We’re Mobilizing

Posted: April 16, 2010 in Research, Retail, Social Media, Social Network, Television, Websites
Tags: , , , , , ,

“We are currently going through an infrastructural change in the mobile industry that will set up the next decade of innovation,” said Josh Levison, Practice Lead for Mobile and Gaming at IPG Emerging Media Lab. He was the speaker in our Intro class on Monday, April 12, 2010. I thought that mobile was going to be a big part of how we move forward in business, entertainment and information, but after hearing Josh’s fantastic presentation on Monday, I realize that I didn’t know the half of it!

Josh’s mission at the IPG Emerging Media Lab is to harness innovation to make better marketing. His company consults and educates marketers like me about the opportunities in emerging media, which includes mobile gaming, online, video, social media and digital out of home.  He said most people have a cell phone that is less than 12 months old, since there is a fast rate of change for cell phone technology. A ComScore study shows that 40% of iPhone users browse the web on their iPhone more than on their PC. Josh said this paints a strong picture for mobile use in the future, especially with phone companies moving to LTE technology.

Here is a detailed explanation of what LTE technology is. I pulled it directly from Verizon’s Website:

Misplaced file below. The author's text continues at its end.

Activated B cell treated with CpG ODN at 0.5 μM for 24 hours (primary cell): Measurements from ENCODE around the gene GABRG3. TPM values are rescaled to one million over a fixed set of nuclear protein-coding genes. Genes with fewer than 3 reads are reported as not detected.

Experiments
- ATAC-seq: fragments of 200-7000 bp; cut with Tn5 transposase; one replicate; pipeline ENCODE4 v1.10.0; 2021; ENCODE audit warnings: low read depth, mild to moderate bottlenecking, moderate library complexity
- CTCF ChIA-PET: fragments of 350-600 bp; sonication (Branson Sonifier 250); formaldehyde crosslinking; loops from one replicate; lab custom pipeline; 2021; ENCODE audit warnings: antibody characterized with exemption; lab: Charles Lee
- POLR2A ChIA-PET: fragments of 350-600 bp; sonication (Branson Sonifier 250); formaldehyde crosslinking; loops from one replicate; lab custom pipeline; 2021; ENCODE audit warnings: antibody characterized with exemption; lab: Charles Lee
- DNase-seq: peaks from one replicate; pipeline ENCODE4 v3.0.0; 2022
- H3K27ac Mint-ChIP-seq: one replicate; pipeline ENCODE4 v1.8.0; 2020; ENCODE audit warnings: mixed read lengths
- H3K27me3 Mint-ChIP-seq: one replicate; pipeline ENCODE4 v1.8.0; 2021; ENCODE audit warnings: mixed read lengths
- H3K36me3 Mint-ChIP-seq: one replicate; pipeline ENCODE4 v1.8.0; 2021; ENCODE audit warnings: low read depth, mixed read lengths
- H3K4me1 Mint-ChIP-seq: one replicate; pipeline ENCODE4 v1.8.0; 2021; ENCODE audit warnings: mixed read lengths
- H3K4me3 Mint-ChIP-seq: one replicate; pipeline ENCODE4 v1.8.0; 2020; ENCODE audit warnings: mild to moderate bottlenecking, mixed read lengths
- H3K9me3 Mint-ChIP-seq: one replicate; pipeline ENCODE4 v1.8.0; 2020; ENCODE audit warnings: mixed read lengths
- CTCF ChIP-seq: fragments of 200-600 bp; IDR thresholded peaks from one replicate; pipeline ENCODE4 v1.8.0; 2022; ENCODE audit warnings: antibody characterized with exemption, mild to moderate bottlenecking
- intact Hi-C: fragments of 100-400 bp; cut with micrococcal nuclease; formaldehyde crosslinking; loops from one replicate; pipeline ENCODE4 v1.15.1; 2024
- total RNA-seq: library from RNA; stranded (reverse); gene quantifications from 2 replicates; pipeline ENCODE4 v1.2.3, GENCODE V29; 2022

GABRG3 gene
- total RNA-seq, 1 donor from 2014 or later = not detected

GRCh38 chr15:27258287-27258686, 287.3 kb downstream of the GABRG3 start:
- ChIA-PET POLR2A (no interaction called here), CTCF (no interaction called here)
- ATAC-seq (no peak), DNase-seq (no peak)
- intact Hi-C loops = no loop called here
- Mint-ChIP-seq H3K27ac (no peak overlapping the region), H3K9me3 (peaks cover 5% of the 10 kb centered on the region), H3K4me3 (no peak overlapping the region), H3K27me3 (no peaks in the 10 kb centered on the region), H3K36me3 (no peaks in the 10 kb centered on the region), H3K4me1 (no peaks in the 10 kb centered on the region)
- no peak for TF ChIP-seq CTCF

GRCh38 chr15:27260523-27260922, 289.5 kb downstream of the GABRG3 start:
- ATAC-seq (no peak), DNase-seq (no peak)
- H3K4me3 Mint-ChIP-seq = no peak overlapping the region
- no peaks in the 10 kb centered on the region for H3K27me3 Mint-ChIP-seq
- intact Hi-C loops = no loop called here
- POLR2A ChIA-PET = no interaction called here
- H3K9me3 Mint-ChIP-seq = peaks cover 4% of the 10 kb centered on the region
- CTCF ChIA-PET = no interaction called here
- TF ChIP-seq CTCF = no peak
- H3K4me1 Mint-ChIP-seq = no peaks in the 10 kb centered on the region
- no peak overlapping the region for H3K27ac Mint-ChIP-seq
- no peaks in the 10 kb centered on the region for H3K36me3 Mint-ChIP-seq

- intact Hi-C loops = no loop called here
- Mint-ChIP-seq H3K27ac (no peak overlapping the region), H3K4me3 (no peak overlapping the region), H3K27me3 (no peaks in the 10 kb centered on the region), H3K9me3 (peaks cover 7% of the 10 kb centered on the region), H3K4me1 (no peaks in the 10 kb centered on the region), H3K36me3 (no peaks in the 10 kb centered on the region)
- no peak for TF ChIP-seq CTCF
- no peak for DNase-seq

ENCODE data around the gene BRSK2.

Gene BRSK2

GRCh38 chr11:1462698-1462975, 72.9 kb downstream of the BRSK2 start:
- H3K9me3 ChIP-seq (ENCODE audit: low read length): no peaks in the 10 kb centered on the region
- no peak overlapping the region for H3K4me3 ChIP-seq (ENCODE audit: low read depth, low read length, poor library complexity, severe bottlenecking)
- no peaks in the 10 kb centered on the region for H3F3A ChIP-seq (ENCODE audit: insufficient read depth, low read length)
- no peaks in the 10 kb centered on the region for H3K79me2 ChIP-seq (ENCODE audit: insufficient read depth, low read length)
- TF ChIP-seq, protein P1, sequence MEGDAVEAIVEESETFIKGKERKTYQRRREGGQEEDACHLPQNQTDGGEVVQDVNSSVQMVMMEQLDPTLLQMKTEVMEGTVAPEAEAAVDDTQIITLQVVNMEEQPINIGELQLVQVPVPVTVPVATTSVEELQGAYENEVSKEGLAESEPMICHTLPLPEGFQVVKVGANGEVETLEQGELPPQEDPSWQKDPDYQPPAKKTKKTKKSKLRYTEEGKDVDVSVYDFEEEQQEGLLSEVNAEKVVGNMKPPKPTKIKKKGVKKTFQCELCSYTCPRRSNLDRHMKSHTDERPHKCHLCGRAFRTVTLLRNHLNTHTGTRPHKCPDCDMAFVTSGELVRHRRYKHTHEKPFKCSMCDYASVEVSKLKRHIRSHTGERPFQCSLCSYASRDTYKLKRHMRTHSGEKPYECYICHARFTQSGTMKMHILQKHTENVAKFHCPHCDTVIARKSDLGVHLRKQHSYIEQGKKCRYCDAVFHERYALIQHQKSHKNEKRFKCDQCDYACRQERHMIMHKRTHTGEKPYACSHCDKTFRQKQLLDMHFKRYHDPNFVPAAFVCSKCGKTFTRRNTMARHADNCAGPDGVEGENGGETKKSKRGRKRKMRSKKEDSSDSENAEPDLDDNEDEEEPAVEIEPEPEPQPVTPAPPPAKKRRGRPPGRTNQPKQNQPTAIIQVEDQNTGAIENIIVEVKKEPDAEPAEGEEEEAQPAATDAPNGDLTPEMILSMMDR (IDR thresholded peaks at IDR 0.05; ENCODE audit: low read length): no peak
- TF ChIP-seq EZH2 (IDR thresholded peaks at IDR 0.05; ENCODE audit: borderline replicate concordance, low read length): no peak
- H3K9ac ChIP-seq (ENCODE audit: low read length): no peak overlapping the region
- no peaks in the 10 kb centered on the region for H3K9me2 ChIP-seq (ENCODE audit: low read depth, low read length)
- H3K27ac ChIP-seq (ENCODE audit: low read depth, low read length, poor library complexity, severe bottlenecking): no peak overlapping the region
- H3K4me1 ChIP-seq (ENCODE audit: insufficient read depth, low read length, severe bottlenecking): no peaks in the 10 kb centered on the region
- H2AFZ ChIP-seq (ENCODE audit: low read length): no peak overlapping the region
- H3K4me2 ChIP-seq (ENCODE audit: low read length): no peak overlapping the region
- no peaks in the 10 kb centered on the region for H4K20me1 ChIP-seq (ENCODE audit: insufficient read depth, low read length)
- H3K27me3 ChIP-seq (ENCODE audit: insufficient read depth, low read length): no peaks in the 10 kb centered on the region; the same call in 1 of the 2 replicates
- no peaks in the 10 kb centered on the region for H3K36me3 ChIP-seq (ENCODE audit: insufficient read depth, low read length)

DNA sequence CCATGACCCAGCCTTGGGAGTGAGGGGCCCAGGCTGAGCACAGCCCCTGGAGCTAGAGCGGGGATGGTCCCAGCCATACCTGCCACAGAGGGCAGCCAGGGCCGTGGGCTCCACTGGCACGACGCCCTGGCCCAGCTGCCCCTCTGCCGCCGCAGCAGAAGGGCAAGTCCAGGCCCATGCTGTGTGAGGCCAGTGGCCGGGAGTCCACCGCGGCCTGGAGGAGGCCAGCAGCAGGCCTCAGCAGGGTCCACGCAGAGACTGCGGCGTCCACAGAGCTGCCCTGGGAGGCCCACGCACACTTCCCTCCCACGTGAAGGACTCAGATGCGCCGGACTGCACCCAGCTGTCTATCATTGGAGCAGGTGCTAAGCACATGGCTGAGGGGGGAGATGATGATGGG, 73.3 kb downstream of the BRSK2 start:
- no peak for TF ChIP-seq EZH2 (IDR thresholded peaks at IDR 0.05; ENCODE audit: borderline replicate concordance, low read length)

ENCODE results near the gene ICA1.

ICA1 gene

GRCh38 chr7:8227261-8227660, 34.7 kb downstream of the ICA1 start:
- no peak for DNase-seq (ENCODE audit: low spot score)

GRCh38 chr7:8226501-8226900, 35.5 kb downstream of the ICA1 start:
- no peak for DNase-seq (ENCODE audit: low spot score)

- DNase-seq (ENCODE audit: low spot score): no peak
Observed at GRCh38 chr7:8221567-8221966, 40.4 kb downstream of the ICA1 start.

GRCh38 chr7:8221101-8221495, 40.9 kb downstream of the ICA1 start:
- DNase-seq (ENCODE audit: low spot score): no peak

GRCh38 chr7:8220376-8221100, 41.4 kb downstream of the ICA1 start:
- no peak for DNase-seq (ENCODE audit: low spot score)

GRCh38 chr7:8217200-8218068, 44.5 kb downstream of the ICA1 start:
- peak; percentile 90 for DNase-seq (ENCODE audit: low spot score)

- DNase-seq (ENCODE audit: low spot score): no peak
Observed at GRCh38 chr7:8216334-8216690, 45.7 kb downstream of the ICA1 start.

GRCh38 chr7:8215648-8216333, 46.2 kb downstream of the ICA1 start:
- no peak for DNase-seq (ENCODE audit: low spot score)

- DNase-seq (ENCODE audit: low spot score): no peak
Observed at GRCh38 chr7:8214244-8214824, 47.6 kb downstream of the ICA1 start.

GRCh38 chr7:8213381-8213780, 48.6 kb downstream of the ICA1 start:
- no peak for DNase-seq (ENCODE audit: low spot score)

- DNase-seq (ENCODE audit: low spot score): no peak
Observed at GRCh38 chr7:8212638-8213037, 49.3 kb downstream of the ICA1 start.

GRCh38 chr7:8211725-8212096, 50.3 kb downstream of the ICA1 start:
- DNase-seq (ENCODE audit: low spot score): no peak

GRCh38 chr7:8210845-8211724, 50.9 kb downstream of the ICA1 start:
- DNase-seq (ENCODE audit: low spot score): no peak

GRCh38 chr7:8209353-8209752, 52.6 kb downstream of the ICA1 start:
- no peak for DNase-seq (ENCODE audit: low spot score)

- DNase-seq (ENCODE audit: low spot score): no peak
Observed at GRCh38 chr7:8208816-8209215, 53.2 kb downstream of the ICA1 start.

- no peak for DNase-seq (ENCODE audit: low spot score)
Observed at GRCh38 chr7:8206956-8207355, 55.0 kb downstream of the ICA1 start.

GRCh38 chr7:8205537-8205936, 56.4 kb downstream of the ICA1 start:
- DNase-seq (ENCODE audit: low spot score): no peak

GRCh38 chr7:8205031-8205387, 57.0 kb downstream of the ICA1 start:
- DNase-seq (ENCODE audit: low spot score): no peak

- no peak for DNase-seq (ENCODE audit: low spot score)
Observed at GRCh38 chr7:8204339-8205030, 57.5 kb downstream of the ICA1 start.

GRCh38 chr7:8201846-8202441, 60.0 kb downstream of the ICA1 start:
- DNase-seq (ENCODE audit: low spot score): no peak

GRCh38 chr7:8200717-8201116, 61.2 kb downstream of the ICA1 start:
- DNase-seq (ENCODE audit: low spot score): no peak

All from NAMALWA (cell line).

“Long Term Evolution (LTE) is a wireless technology and Verizon Wireless’ chosen evolutionary path from the current 3G wireless network technologies. The advantages of LTE are numerous – these include significantly higher uplink and downlink data rates, lower latency, better spectral efficiency, superior coverage, better in-building penetration, and simplified worldwide roaming just to name a few. The inherent technological advantages of LTE coupled with the superior Verizon Wireless network deployment will serve as the catalyst for the introduction of innovative data devices and services.”

The website also says that “LTE opens a whole new world of connectivity, extending beyond the traditional handset/PDA wireless communications to new and advanced products and solutions, innovative devices, and new worldwide capabilities. Verizon Wireless’ LTE promise is that of true untethered freedom for the marketplace.”

Josh said that all wireless companies will use an LTE network, which is 20 times faster than the average US broadband speed. Phones for this network will be available in 2011 and will be able to stream a Netflix movie by the end of 2011. Josh thinks that we’ll be able to put our smart phones in a dock in our homes and watch shows from them on our television sets. This means that on demand content will be the future.

Televisions will be able to connect directly to the Internet and will contain widgets from content distributors. For example, a Yahoo Widget can be accessed from certain television sets. This widget allows access to content, data and video from Yahoo.com. Distribution companies will have the opportunity to make content deals directly with television manufacturers.  If Sony Pictures Television has a widget installed in new television sets, they won’t need a broadcast network or cable company to distribute the programming. Based on this new business opportunity, I wouldn’t want to a cable company in the next three years as their entire business model will be useless.